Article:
Rhapsody at 10 Years: Surviving Long Enough to Face a Herd of New Competitors

Being too early with a concept is one of the more frustrating ways that an entrepreneur can wind up going bust. But a decade after emerging as one of the original subscription music services in the U.S., Seattle’s Rhapsody is still around.

That survivor story includes a pretty twisted ownership history, as Rhapsody evolved from an acquisition by RealNetworks (NASDAQ: RNWK) to its current position as an independent joint venture between Real and MTV Networks.

And it’s lived long enough to see its way of doing come back into style. These days, Rhapsody is facing off against a surge of buzzworthy competitors, like Spotify, which are banking on a similar mechanism—monthly payments from consumers who want access to a huge pool of on-demand tunes.

As it gets ready to celebrate its 10th anniversary this week—festivities include a concert from indie rockers Built to Spill—Rhapsody CEO Jon Irwin offered up some insights about the past and future of streaming music.

My first question for Rhapsody has always been whether the company will move to a freemium model—it famously has stuck to paid subscriptions as its default, even as new challengers like Spotify or Pandora have entered with a free, ad-supported tier to get people in the door.

Jon Irwin

Irwin didn’t dismiss a freemium model as something that would never happen at Rhapsody. But he labeled it a kind of gimmicky move to grow users, basically “a gamble based on venture capital.”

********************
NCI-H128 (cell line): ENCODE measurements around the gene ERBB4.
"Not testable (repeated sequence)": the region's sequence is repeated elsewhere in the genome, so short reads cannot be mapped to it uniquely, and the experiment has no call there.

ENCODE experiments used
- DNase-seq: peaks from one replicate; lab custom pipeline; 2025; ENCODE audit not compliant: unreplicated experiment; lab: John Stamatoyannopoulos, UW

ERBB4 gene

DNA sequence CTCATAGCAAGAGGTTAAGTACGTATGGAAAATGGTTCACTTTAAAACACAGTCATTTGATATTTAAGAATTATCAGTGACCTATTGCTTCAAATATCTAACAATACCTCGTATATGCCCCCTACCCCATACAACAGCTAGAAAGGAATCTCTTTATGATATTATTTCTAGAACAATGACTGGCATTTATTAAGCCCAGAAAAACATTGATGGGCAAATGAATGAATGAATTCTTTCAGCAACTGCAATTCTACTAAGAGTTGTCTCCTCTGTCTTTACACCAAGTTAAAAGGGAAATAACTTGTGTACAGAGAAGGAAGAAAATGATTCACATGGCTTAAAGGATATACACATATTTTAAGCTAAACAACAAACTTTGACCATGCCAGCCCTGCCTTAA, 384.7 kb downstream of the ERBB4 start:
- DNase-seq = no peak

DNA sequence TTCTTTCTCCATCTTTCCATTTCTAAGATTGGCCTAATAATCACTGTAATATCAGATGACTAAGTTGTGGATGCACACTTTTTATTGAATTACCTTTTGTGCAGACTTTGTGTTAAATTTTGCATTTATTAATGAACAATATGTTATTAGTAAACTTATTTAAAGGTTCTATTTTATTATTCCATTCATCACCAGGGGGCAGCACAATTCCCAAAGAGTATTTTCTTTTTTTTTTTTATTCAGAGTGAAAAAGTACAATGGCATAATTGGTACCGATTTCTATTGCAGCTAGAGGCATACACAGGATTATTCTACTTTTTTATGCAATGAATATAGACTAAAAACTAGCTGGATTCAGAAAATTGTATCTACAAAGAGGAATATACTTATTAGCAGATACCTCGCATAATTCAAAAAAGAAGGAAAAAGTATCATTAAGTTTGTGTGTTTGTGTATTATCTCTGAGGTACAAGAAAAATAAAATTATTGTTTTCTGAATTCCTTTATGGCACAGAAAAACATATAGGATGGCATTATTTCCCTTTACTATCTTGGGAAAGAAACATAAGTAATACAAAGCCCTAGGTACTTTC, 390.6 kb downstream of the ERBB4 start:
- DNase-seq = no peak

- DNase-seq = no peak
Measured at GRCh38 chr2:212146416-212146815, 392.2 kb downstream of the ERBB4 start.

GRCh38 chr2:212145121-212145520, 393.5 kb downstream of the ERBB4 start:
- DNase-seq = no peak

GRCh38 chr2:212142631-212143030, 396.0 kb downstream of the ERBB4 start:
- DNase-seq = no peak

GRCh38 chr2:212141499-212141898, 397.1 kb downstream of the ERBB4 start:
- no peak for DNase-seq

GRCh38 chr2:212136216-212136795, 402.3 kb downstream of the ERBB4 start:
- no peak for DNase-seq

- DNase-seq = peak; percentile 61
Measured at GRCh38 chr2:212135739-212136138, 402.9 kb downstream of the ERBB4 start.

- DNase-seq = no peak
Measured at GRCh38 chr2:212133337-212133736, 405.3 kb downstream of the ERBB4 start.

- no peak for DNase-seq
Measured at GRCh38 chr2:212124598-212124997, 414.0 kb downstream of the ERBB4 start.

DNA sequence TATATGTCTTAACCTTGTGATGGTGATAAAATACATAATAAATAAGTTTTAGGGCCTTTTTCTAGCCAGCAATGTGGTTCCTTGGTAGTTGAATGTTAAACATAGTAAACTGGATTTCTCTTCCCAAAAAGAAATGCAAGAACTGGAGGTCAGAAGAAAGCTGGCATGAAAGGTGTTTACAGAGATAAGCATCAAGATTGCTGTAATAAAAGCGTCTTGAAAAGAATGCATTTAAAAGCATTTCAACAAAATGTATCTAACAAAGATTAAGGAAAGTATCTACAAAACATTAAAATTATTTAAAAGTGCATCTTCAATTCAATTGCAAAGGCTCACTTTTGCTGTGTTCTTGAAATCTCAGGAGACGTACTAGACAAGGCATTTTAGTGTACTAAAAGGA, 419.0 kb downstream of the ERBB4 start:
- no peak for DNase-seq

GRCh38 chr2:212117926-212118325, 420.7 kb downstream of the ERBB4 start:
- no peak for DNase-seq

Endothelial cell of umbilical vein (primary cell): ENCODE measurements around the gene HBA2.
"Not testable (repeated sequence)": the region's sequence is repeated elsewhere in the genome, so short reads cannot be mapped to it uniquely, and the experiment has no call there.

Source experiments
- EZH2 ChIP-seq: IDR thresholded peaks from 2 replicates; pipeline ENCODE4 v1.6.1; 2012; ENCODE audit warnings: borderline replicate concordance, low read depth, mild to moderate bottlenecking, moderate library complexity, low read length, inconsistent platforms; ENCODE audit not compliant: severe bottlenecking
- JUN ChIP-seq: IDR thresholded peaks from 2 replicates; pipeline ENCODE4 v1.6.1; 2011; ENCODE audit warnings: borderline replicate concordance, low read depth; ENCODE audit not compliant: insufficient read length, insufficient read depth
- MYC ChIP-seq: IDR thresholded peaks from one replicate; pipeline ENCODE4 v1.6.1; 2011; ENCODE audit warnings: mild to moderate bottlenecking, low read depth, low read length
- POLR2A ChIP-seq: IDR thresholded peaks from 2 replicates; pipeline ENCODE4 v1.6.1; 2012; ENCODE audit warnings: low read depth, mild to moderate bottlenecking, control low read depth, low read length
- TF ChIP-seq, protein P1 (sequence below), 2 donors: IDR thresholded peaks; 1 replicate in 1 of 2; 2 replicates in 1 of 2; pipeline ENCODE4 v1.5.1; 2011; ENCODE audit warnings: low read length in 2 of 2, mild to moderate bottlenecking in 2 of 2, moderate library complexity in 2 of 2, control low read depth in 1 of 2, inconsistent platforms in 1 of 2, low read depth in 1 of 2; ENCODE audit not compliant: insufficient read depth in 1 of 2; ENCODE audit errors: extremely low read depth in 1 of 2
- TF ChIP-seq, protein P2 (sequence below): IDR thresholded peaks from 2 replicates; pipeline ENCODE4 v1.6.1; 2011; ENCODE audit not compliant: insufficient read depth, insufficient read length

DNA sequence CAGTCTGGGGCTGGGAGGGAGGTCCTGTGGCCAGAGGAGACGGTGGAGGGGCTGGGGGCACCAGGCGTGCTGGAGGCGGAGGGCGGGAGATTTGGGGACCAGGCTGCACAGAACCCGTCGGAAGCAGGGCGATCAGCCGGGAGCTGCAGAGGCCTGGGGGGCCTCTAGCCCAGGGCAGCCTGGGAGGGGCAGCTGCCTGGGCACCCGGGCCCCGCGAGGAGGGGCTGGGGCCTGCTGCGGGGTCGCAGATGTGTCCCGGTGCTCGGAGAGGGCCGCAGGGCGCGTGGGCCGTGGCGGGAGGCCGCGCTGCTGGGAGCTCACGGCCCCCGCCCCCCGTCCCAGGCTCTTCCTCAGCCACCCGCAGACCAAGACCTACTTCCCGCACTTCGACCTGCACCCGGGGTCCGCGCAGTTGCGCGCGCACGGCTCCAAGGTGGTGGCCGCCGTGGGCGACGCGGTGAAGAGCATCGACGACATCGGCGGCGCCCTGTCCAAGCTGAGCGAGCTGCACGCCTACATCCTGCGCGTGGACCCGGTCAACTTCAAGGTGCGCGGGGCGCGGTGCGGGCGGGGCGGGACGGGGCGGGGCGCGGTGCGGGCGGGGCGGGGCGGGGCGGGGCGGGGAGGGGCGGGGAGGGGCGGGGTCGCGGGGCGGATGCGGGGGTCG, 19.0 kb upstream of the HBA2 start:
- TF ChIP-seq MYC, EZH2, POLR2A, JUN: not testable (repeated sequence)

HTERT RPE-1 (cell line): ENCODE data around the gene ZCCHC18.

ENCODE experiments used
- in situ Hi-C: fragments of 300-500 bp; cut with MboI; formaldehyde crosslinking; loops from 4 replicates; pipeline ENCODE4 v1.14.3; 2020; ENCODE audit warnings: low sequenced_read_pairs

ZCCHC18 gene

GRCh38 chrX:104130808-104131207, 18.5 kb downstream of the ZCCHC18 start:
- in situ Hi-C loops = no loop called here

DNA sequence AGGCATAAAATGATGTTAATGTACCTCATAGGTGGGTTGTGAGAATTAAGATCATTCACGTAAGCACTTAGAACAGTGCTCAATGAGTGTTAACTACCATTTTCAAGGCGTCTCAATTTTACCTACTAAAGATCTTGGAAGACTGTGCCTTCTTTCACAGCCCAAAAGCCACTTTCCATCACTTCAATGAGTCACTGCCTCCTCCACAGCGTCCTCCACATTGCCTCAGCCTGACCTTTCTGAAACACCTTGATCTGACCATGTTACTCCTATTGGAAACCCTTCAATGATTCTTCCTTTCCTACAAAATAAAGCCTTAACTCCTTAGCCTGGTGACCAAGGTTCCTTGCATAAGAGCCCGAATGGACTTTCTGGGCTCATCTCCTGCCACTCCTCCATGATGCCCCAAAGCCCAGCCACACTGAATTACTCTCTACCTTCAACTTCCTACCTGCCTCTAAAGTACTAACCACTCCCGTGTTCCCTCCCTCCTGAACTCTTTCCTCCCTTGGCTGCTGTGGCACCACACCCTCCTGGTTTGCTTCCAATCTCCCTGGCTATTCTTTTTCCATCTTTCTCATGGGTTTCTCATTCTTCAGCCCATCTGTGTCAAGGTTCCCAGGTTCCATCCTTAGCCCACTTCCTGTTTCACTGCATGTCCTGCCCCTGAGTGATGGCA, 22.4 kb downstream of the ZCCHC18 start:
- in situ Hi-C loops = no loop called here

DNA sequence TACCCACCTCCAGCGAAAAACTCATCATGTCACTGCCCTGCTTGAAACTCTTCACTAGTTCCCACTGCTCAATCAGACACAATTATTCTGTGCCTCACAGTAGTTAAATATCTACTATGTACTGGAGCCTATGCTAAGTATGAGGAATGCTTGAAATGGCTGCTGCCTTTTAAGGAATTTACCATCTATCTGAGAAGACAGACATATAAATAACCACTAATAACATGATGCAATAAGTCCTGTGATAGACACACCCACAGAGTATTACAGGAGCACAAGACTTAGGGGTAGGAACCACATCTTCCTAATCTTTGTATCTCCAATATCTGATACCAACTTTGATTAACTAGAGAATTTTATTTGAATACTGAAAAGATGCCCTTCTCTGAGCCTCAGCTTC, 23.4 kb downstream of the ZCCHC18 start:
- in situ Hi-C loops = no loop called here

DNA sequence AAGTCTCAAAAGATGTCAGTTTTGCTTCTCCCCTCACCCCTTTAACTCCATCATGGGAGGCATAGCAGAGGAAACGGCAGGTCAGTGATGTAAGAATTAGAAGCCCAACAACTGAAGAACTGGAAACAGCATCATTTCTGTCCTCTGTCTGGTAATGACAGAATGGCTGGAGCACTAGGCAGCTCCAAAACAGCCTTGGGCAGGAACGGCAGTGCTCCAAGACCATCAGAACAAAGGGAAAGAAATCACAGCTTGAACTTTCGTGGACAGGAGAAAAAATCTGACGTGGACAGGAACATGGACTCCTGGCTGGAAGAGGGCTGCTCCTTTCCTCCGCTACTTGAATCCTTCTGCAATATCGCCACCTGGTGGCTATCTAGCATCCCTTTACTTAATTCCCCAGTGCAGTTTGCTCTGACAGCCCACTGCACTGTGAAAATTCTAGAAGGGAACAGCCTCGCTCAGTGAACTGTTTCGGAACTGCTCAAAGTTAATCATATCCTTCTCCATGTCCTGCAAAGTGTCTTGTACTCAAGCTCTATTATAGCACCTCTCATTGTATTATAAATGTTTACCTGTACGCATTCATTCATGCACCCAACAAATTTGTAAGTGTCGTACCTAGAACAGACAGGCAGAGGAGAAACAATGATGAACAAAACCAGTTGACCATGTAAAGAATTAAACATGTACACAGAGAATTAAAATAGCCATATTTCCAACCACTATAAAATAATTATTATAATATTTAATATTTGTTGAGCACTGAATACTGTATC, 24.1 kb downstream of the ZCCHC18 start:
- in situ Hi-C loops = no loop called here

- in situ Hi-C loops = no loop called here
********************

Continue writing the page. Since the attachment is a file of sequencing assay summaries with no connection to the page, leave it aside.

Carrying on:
That’s because services offering a no-cost entry-level service still have to kick in fees to the music labels for the rights to their songs, Irwin says, which only increases the pressure to convert freeloaders into paying subscribers. That can lead to limits on how many songs a user can access, or where they can play the music, or how freely they can navigate the full music library.

Rhapsody, on the other hand, focuses on offering free trials to get new users. Irwin says that’s a much more straightforward way of adding legitimate, paying subscribers than a free tier with hurdles and restrictions.

“We have the ability to pivot to that if we want. But I’m about creating shareholder value, which means I’m going to continue to grow my base as sustainably as possible,” Irwin says.

That base was last publicly disclosed at 800,000 subscribers, and Irwin said there won’t be a new number released until early next year. Part of the hesitance is that Rhapsody is finishing up its deal to absorb the subscribers of Napster, another pioneering online music brand from the turn of the millennium.

Spotify, by way of comparison, says it now has 2.5 million paying subscribers, up from 1.6 million when it rolled out the service in the U.S. in mid-July. Its base built in Europe, where Spotify started before emigrating across the Atlantic. Coincidentally, Rhapsody’s purchase of Napster means the U.S.-based music service is headed for Europe, since the deal included an option on Napster subscribers in the United Kingdom and Germany.

Irwin pointed to innovative partnerships in mobile as a source of growth for Rhapsody in the future. The company recently announced a partnership with Metro PCS, a small wireless carrier which sells pre-paid cell phone plans. Rhapsody can now be bundled as a baseline feature for MetroPCS subscribers, putting music streaming into a market that might not use the service if it were billed separately.

“You pay for your unlimited voice, unlimited text, unlimited web—now you get unlimited music,” Irwin says. And the concept is being embraced by the music labels, Irwin says, as they look for ways to sustain an industry that has seen its fundamental economics implode over the past decade.

“That brought a whole new demographic to the digital music economy,” Irwin says. “It’s not a base that is purchasing songs on iTunes … They were probably still obtaining their music illegally, or just listening to Pandora, where there’s a limited catalog, where there’s no flexibility.”

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